The Harriet Beecher Stowe House, located at 63 Federal Street, Brunswick, Maine, is a National Historic Landmark whose oldest portion, a 2-story wood frame house, dates from 1807. It was the residence from 1850 to 1852 of Harriet Beecher Stowe, author of the influential indictment of slavery, Uncle Tom's Cabin, which was written here. It was designated as a National Historic Landmark in 1962, and is listed by the National Park Service in its Underground Railroad travel guides as a site of interest.
Harriet Elizabeth Beecher (1811-1896) was born in Connecticut and moved with her family to Cincinnati, Ohio in 1832 at the age of 21. There she was a teacher and author, and traveled to Kentucky where she interviewed fugitive slaves and witnessed the brutality of slavery first-hand. In 1836 she married Calvin Ellis Stowe, who later became a professor at Bowdoin College, prompting her move to Brunswick, Maine. She used her personal experiences to develop Uncle Tom's Cabin, published as a serial in 1851 in an antislavery newspaper, and in book form the following year. An enormous popular success, its antislavery message provoked strong reactions throughout the South. In response to criticism, she wrote A Key to Uncle Tom's Cabin, (1853), a collection of factual material on slavery intended to justify the charges implied in the novel. She continued to lead the life of an active writer, publishing a second anti-slavery novel, poetry, and numerous essays and fictional works about New England social life.
The property at 63 Federal Street was operated as an inn for many years, and was expanded several times to include an attached barn, several ells, and a 54-unit motel. The complex was purchased several years ago by Bowdoin College, which rehabilitated the motel for use as a student dormitory. The main house is not currently in use or open to the public. The college has recently undertaken a study of the historic structure, to identify remaining elements that would have been present during Stowe's era, and to explore various options for preserving it. The college is committed to preserving the building, but is reluctant to undertake the financial burdens of restoring and operating it as a house museum.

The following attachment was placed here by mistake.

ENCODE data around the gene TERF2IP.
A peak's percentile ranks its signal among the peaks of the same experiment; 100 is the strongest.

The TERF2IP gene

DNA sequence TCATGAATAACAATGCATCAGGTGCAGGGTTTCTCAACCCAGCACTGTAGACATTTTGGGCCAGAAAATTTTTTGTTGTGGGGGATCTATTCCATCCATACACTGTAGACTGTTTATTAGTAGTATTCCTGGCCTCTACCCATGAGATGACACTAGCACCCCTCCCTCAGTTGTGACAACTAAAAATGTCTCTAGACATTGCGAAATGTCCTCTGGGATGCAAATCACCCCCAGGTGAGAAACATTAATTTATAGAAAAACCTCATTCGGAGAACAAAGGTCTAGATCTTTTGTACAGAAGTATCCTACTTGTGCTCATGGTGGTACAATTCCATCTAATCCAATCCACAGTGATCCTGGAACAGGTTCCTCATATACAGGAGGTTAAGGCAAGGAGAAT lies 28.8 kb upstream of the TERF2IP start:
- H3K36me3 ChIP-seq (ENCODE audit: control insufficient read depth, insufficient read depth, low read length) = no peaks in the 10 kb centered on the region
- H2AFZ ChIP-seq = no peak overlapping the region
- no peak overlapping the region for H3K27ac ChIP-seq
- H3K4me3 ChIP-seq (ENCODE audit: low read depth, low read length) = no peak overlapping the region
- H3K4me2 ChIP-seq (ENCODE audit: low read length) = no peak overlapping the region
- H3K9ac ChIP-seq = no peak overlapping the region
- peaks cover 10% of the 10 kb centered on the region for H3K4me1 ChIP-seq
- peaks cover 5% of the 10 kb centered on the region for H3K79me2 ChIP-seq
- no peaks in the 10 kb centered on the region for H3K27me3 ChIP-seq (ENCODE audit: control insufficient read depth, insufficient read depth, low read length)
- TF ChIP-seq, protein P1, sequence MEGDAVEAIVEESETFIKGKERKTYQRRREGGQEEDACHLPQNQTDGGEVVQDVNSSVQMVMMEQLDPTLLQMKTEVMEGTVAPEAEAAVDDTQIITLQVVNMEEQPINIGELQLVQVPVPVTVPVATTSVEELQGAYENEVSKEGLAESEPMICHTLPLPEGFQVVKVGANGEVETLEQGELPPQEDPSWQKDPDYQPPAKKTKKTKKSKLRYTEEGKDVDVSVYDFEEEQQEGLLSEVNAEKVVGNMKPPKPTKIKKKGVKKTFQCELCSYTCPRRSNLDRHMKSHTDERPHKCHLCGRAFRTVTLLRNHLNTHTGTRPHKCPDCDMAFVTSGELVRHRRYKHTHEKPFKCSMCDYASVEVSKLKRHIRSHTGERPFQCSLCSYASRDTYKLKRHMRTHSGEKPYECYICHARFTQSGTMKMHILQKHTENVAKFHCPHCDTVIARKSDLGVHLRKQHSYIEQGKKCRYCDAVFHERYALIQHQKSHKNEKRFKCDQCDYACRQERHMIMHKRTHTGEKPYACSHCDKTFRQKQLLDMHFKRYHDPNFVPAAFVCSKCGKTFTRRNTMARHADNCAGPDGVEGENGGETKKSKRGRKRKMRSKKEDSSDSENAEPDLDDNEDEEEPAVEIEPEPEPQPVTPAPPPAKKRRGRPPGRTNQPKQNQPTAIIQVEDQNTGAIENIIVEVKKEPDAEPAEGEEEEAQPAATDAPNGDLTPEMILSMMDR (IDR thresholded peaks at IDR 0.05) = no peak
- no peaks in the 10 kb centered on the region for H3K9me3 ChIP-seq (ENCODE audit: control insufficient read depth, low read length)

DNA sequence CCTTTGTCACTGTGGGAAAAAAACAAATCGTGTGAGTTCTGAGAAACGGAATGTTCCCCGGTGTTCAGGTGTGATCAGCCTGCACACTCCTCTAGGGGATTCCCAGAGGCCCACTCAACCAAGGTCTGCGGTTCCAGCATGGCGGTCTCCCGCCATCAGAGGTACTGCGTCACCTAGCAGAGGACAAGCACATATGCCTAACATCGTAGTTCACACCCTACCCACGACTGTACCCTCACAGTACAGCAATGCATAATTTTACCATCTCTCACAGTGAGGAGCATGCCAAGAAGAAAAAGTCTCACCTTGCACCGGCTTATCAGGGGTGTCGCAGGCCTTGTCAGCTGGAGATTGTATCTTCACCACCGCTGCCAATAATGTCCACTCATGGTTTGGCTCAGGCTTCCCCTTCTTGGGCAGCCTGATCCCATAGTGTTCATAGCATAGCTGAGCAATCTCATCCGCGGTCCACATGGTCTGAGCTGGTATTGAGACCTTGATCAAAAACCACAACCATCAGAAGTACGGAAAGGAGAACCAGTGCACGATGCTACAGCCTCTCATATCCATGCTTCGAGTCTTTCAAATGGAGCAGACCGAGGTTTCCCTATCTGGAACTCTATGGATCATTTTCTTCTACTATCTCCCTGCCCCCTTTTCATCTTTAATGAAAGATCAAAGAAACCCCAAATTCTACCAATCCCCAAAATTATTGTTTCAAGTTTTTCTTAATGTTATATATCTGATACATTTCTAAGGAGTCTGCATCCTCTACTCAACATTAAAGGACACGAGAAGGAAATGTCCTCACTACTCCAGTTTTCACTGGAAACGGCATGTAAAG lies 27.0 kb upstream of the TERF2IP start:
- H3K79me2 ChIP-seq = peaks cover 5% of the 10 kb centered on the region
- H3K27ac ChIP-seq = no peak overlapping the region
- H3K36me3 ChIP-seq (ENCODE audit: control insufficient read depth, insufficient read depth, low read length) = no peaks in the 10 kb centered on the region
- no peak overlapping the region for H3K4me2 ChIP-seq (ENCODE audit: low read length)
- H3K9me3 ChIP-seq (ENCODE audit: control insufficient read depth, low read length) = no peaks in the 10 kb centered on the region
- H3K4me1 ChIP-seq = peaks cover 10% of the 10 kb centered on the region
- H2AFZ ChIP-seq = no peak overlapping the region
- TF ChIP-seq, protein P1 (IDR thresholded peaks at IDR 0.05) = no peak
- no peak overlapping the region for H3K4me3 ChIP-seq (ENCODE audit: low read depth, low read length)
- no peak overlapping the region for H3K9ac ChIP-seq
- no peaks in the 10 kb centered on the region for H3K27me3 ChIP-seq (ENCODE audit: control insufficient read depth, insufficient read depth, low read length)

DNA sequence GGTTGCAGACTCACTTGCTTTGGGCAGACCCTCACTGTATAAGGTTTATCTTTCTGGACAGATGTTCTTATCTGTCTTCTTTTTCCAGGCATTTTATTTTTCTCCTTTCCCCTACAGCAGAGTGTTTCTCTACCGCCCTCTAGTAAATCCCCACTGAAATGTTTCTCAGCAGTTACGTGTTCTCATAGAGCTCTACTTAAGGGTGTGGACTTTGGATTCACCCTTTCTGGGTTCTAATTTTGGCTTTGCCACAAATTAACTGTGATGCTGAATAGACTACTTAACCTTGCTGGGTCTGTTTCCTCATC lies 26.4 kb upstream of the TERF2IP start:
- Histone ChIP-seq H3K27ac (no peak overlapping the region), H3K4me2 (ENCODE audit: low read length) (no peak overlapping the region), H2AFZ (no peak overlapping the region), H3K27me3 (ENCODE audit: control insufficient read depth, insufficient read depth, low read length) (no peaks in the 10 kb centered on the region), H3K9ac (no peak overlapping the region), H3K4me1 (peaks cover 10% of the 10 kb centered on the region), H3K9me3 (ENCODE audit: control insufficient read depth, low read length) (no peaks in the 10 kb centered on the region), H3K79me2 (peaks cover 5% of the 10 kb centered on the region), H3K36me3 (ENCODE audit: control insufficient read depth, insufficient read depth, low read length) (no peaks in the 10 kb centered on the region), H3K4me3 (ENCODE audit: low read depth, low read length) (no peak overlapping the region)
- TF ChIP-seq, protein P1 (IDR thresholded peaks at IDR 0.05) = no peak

The property is one of three former Stowe homes listed on the National Register of Historic Places. The others are houses at 2950 Gilbert Avenue, Cincinnati, Ohio and 73 Forest Street, Hartford, Connecticut, both of which are open to the public as sites honoring Harriet Beecher Stowe. The special resource study would allow National Park Service professionals to build upon the historic structure reports recently prepared for the Bowdoin College house through a grant from the U. S. Department of Housing and Urban Development, and to assist in the preparation of options for long-term preservation of the National Historic Landmark Harriet Beecher Stowe House.
Mr. Chairman, thank you for the opportunity to comment. This concludes my prepared remarks and I will be happy to answer any questions you or other committee members might have.